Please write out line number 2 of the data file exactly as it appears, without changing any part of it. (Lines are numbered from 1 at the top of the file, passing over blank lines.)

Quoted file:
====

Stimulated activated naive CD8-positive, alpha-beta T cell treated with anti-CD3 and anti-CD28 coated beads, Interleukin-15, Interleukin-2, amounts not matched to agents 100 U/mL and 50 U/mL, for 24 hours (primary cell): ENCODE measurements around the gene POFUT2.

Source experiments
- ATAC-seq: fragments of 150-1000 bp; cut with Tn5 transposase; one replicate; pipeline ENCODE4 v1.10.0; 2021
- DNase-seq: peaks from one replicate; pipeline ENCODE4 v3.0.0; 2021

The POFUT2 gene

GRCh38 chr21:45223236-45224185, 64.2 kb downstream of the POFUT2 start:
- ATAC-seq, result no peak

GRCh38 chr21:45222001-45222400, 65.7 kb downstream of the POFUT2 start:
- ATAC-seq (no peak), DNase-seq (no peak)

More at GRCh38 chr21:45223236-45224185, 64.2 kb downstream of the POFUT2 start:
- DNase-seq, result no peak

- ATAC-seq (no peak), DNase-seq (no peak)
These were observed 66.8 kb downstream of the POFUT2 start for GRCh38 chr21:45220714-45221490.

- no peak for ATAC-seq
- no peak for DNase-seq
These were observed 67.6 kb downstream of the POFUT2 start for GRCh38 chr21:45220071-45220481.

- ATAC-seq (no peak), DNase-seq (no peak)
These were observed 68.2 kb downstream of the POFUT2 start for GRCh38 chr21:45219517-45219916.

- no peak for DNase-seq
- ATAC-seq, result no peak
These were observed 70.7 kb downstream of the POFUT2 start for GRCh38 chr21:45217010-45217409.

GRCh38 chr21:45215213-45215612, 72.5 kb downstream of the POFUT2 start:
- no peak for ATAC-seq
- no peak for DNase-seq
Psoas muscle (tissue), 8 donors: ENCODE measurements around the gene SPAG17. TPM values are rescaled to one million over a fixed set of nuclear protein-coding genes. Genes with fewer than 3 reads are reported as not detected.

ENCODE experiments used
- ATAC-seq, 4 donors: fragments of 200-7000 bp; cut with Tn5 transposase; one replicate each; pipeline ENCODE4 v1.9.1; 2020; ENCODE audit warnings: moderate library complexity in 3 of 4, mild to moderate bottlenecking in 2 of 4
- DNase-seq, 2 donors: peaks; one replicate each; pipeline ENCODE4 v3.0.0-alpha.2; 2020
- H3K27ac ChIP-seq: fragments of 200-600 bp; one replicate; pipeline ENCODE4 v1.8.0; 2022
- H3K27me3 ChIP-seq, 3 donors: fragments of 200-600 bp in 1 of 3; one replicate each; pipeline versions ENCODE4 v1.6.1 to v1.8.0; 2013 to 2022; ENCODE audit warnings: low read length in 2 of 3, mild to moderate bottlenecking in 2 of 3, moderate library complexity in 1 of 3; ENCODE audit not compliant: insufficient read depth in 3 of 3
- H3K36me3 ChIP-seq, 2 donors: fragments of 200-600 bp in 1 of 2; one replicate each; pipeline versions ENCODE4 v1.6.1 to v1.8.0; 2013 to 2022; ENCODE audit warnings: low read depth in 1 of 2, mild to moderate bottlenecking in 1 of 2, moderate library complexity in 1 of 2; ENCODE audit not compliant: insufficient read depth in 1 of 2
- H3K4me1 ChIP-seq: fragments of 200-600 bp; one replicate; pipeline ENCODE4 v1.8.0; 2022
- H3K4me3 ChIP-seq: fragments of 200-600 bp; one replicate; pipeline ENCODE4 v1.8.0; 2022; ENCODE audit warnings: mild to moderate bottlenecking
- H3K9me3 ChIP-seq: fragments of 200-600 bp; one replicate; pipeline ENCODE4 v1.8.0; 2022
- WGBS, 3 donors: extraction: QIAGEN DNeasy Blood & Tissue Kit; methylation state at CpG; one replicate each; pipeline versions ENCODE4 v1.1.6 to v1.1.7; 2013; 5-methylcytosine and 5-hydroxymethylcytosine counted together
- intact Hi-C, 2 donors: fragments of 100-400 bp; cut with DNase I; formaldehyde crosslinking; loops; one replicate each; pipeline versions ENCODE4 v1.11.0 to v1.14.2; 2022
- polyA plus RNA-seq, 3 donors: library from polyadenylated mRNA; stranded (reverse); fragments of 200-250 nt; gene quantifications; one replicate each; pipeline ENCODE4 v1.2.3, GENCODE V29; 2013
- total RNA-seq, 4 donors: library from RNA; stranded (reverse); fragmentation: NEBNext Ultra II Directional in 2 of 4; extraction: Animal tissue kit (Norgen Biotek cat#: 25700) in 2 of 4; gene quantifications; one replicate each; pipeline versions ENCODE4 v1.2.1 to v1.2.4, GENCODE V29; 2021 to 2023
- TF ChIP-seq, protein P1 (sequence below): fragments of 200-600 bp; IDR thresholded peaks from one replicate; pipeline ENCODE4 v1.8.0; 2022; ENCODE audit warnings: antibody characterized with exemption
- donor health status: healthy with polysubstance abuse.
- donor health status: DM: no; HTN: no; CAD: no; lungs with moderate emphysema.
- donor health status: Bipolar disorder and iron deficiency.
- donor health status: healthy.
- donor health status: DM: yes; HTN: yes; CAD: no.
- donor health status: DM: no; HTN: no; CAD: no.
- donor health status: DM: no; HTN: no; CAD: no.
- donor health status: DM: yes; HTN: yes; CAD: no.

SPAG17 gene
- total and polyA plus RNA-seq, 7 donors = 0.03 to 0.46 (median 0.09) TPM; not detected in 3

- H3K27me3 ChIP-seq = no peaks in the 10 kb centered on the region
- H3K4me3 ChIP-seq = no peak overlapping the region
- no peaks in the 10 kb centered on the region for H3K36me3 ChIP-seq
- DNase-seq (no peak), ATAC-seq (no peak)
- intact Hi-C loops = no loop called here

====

Source experiments